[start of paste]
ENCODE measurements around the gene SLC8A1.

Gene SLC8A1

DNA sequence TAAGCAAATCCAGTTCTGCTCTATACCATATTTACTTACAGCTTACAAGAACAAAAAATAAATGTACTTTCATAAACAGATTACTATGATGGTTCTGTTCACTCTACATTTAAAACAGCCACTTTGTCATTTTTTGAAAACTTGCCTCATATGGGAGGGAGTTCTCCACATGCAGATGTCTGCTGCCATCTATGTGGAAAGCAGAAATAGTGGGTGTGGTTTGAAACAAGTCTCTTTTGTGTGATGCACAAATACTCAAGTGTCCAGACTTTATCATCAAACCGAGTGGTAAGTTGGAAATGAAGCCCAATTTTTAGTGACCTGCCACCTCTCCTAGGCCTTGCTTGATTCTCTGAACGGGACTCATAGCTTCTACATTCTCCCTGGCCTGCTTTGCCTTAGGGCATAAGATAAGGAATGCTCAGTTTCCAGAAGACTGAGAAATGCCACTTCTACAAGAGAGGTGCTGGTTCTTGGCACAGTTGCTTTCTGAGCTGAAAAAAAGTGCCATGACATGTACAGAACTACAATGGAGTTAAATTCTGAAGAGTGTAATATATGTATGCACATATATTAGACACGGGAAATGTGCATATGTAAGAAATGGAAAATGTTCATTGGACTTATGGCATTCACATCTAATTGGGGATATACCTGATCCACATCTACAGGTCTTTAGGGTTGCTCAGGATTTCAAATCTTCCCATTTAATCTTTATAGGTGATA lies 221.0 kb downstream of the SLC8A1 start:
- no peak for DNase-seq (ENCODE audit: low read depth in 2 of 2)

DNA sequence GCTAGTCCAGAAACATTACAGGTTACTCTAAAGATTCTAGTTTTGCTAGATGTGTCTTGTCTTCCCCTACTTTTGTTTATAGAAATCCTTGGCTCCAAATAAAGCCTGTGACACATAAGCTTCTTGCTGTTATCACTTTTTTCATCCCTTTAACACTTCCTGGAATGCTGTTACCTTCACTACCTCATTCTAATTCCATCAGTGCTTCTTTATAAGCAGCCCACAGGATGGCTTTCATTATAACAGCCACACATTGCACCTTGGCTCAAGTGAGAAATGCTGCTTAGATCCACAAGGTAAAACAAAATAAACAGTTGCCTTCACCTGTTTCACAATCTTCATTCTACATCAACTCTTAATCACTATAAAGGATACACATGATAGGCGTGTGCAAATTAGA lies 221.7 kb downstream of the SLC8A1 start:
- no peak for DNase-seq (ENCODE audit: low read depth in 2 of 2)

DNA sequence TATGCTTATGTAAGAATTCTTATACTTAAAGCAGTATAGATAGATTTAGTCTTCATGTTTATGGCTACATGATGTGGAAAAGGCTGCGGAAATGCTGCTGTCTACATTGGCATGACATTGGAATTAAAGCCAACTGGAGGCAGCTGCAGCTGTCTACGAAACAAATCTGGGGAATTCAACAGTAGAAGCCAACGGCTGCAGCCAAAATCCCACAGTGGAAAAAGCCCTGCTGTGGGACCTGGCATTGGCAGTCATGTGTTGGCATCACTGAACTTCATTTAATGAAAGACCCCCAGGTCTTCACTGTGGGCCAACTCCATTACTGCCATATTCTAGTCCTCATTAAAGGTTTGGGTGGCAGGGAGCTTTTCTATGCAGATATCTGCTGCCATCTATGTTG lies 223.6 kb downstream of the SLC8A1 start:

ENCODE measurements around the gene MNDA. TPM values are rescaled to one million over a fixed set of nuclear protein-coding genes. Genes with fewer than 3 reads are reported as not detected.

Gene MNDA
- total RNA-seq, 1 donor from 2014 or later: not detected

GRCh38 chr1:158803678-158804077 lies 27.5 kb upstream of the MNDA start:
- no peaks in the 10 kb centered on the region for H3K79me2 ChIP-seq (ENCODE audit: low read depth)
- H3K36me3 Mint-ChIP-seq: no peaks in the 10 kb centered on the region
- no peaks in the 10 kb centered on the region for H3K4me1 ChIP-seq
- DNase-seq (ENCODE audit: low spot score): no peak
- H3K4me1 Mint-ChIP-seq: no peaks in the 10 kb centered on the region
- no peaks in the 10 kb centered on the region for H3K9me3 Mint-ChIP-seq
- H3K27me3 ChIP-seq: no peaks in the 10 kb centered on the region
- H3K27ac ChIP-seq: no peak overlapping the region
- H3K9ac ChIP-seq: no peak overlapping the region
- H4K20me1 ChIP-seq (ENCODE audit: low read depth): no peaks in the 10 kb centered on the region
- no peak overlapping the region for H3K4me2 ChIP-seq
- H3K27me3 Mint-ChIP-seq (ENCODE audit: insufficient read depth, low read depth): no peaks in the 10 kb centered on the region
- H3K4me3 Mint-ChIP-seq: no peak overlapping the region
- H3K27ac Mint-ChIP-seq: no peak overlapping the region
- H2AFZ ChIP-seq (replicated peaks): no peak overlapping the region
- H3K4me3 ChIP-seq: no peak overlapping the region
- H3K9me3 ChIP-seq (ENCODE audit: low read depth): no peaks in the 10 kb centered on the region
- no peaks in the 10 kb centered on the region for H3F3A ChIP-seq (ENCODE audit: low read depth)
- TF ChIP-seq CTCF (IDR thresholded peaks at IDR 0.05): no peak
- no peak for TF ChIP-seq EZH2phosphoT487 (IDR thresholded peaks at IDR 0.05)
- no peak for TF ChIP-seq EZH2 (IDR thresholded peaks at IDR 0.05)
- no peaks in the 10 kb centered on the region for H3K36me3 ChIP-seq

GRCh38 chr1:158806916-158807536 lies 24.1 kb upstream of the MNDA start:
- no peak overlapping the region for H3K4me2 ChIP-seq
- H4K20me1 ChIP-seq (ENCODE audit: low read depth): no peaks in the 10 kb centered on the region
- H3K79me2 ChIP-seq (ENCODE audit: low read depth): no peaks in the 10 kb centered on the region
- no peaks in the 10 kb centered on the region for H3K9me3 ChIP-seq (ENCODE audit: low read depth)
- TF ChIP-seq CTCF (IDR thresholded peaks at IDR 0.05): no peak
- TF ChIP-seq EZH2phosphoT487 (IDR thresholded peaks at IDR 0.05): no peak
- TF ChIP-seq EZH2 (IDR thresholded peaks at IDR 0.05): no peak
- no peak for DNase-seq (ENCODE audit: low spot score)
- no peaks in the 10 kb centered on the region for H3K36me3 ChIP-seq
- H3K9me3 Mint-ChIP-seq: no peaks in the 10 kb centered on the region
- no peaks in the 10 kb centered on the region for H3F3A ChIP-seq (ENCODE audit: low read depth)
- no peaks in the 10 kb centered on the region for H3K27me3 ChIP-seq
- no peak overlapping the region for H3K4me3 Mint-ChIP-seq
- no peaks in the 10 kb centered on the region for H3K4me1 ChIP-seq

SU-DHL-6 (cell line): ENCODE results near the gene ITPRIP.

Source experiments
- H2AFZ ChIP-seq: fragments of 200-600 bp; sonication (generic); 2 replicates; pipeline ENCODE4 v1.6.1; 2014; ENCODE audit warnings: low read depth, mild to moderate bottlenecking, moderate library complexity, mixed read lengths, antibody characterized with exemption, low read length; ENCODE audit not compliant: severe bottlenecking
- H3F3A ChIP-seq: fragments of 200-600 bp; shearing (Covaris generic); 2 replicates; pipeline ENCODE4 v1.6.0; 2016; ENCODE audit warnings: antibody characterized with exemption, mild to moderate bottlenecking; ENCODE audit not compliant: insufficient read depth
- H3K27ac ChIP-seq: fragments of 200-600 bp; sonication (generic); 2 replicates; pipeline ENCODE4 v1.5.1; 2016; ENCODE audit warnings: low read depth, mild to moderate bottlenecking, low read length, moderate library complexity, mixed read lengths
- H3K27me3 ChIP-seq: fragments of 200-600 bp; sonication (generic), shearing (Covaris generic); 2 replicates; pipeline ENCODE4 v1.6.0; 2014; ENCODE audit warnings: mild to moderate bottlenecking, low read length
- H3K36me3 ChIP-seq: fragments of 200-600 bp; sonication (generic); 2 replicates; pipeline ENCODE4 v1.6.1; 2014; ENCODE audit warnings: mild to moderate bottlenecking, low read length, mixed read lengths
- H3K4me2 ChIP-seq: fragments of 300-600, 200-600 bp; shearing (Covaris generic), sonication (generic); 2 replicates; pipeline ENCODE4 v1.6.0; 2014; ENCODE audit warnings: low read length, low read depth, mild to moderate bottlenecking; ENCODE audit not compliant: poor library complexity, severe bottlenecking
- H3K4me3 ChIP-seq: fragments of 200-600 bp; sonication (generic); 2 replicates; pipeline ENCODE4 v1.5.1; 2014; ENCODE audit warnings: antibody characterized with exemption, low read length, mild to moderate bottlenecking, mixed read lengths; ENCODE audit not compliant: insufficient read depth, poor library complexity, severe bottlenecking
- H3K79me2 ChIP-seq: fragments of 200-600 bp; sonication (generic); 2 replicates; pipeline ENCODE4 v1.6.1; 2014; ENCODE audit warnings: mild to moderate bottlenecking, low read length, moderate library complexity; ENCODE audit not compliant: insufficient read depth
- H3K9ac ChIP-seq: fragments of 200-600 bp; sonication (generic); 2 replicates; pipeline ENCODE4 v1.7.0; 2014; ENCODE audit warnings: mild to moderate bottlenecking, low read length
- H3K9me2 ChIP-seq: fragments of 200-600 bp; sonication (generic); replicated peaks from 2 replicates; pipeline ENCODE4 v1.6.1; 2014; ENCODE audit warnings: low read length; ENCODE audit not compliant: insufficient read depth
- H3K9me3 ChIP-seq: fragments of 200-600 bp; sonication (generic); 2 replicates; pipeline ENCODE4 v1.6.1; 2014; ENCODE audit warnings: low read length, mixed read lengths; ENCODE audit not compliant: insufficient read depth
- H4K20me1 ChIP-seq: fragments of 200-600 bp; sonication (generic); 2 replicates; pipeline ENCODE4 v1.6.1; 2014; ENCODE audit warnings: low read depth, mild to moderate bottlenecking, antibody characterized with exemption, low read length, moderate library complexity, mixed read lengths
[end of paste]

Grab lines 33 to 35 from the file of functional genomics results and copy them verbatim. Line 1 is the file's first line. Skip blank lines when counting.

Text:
- no peaks in the 10 kb centered on the region for H3K36me3 ChIP-seq

GRCh38 chr1:158806916-158807536 lies 24.1 kb upstream of the MNDA start:
- no peak overlapping the region for H3K4me2 ChIP-seq